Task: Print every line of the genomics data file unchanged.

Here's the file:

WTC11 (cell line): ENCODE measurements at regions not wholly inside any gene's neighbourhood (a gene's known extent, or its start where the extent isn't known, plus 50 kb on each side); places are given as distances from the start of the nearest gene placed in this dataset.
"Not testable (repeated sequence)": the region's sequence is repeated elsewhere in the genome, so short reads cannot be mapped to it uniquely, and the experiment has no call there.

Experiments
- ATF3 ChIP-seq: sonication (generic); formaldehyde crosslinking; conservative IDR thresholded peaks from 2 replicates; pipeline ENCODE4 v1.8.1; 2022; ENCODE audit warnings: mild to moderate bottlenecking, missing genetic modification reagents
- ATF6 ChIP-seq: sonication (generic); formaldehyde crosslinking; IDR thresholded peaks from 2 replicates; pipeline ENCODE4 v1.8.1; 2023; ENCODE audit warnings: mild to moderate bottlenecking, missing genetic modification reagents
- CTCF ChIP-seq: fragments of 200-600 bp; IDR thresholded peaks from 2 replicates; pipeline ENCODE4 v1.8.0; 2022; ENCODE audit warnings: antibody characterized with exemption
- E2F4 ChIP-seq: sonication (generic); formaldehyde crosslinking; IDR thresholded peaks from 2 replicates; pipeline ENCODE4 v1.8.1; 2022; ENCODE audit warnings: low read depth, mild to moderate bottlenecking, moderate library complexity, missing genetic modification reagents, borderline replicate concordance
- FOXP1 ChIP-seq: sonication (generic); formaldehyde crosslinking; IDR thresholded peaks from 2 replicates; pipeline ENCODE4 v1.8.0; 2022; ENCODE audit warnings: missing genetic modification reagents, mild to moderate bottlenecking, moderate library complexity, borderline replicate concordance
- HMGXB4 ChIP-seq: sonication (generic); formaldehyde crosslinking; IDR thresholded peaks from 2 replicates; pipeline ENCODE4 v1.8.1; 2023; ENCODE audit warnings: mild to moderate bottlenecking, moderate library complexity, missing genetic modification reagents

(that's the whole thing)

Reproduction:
WTC11 (cell line): ENCODE measurements at regions not wholly inside any gene's neighbourhood (a gene's known extent, or its start where the extent isn't known, plus 50 kb on each side); places are given as distances from the start of the nearest gene placed in this dataset.
"Not testable (repeated sequence)": the region's sequence is repeated elsewhere in the genome, so short reads cannot be mapped to it uniquely, and the experiment has no call there.

Experiments
- ATF3 ChIP-seq: sonication (generic); formaldehyde crosslinking; conservative IDR thresholded peaks from 2 replicates; pipeline ENCODE4 v1.8.1; 2022; ENCODE audit warnings: mild to moderate bottlenecking, missing genetic modification reagents
- ATF6 ChIP-seq: sonication (generic); formaldehyde crosslinking; IDR thresholded peaks from 2 replicates; pipeline ENCODE4 v1.8.1; 2023; ENCODE audit warnings: mild to moderate bottlenecking, missing genetic modification reagents
- CTCF ChIP-seq: fragments of 200-600 bp; IDR thresholded peaks from 2 replicates; pipeline ENCODE4 v1.8.0; 2022; ENCODE audit warnings: antibody characterized with exemption
- E2F4 ChIP-seq: sonication (generic); formaldehyde crosslinking; IDR thresholded peaks from 2 replicates; pipeline ENCODE4 v1.8.1; 2022; ENCODE audit warnings: low read depth, mild to moderate bottlenecking, moderate library complexity, missing genetic modification reagents, borderline replicate concordance
- FOXP1 ChIP-seq: sonication (generic); formaldehyde crosslinking; IDR thresholded peaks from 2 replicates; pipeline ENCODE4 v1.8.0; 2022; ENCODE audit warnings: missing genetic modification reagents, mild to moderate bottlenecking, moderate library complexity, borderline replicate concordance
- HMGXB4 ChIP-seq: sonication (generic); formaldehyde crosslinking; IDR thresholded peaks from 2 replicates; pipeline ENCODE4 v1.8.1; 2023; ENCODE audit warnings: mild to moderate bottlenecking, moderate library complexity, missing genetic modification reagents